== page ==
Don’t let things touch the floor. Reserve floors for feet, furniture, and shoes. This helps reduce clutter buildup on the floor, especially in kids’ rooms.
Discard paper daily. Knowing what paper can be automatically shredded or recycled will motivate you to get rid of paper that has been accumulating. Use the list below as your personal paper discard list.
- old shopping lists
- used envelope
- expired coupons
- duplicate documents
- paper holding information you already know
- early drafts of something
- junk mail: mail labeled “Resident” or “Occupant”, unsolicited requests from charities, banks or other organizations, unwanted shopping circulars and advertisements, unsolicited credit card applications and political notices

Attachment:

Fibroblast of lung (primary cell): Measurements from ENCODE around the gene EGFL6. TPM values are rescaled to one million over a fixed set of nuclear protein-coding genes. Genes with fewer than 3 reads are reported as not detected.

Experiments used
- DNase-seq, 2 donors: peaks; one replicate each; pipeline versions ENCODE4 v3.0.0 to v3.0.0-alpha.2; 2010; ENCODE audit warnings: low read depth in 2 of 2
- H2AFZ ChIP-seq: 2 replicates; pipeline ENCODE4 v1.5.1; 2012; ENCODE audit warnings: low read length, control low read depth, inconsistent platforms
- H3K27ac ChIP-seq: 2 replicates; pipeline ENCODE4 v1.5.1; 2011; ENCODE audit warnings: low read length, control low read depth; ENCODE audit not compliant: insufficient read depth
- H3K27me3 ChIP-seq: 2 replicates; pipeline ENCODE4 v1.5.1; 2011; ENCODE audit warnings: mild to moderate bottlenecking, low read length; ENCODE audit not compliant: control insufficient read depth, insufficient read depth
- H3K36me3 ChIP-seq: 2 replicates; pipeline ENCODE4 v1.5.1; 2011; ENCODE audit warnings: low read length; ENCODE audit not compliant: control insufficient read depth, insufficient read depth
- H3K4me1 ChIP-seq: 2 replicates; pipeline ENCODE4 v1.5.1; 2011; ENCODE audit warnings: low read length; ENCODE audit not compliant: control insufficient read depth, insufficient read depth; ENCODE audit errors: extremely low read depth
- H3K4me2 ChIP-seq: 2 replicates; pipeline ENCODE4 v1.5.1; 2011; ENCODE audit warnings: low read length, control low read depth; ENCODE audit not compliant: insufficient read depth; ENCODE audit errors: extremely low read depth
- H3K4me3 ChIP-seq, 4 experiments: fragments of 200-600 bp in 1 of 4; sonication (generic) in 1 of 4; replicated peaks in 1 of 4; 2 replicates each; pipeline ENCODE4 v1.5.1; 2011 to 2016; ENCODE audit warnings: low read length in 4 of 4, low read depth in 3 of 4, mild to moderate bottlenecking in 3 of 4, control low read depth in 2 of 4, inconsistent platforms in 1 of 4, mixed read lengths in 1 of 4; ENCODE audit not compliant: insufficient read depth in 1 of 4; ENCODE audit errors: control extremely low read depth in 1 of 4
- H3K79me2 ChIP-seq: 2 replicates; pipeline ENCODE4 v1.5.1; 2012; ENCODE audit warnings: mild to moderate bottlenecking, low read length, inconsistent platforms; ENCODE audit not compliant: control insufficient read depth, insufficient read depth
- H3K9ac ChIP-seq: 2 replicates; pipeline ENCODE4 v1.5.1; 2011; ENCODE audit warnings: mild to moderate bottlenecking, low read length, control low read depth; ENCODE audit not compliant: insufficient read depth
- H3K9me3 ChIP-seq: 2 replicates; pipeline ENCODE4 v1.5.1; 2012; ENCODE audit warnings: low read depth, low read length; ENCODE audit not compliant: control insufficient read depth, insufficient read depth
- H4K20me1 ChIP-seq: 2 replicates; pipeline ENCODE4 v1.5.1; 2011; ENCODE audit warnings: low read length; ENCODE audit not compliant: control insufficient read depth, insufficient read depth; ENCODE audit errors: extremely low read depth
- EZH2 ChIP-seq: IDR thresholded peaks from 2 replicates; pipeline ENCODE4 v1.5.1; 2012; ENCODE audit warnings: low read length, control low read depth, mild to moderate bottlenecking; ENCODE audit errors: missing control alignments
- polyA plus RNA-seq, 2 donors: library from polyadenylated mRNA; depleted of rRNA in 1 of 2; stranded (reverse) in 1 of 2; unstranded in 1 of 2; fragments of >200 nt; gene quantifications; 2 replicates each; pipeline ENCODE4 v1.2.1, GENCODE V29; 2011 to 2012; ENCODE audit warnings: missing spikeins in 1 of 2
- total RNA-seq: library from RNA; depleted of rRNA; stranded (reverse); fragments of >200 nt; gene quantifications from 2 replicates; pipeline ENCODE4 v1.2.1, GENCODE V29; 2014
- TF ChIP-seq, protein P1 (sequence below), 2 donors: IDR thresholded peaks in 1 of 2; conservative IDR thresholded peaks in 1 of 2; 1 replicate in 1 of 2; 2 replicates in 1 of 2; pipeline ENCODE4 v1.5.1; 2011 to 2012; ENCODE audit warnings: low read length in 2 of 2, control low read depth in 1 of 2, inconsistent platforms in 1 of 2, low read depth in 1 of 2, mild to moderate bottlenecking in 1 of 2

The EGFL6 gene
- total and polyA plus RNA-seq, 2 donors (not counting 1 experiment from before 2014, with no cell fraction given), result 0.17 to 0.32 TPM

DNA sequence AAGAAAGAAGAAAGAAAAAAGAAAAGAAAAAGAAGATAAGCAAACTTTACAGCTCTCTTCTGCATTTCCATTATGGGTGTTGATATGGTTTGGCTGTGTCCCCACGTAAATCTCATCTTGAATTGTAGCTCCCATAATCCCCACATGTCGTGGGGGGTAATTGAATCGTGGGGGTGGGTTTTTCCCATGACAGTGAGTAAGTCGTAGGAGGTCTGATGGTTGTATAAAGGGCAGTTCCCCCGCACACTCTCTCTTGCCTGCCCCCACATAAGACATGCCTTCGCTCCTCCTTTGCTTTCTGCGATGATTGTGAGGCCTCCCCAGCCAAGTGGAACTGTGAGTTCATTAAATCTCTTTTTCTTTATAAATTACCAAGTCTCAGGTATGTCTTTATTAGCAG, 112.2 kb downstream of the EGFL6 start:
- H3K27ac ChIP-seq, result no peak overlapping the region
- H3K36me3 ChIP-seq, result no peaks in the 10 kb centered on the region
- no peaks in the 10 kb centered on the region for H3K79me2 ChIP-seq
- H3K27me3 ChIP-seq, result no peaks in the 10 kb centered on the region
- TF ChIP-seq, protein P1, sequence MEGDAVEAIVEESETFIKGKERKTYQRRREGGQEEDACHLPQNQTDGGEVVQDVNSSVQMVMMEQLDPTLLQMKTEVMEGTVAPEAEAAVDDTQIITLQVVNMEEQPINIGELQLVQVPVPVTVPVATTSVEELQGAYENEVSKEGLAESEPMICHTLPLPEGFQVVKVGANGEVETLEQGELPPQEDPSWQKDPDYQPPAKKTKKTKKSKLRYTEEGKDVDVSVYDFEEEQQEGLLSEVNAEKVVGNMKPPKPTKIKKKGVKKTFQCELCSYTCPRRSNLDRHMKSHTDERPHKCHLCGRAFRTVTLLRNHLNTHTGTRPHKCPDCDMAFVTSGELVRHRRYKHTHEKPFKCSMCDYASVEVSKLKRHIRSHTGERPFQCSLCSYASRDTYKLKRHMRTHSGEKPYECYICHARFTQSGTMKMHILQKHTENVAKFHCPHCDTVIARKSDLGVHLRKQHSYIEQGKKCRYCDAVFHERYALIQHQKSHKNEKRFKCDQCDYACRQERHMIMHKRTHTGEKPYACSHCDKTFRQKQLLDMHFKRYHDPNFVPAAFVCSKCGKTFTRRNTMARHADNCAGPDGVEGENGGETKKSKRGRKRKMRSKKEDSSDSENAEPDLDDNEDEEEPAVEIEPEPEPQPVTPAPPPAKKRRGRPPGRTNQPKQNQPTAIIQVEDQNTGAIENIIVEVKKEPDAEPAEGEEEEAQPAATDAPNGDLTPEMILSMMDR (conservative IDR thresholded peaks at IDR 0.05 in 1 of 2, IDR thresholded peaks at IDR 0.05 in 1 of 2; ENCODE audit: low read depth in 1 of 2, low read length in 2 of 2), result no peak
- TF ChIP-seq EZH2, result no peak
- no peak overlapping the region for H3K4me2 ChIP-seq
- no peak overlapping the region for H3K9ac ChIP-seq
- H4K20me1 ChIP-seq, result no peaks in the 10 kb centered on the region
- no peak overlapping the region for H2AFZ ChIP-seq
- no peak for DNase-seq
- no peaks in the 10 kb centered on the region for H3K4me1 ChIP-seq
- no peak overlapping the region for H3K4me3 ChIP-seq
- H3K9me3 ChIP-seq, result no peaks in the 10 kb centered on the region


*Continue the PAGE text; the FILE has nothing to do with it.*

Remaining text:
- information more than 3 months old: magazines, cash receipts, newspapers, grocery receipts
- outdated material: catalogues, phone books, directories, schedules, calendars, warranties, reports, notes to self, to do lists, maps, text books, school notices, announcements, invitations
- information more than a year old: articles, brochures, instructions, manuals, ATM slips, bank registers, paid utility bills, explanation of benefits
- paper that has incorrect information: business cards, labels, stationery, letterhead
Ask yourself at the beginning of each day, “What is the most important thing for me to get done today?” If the most important thing you have to do today requires more time than you have to devote to it, ask, “What is the first step I can take that will get me closer to completing that one thing?” After answering these questions, take action before doing anything else.
Getting organized is a common New Year’s resolution. Is it one of yours? If so, start small. Make a list of what you want to organize and then ask yourself what first step can I take that will be easy for me to accomplish? Remember sometimes the smallest changes have the biggest impact.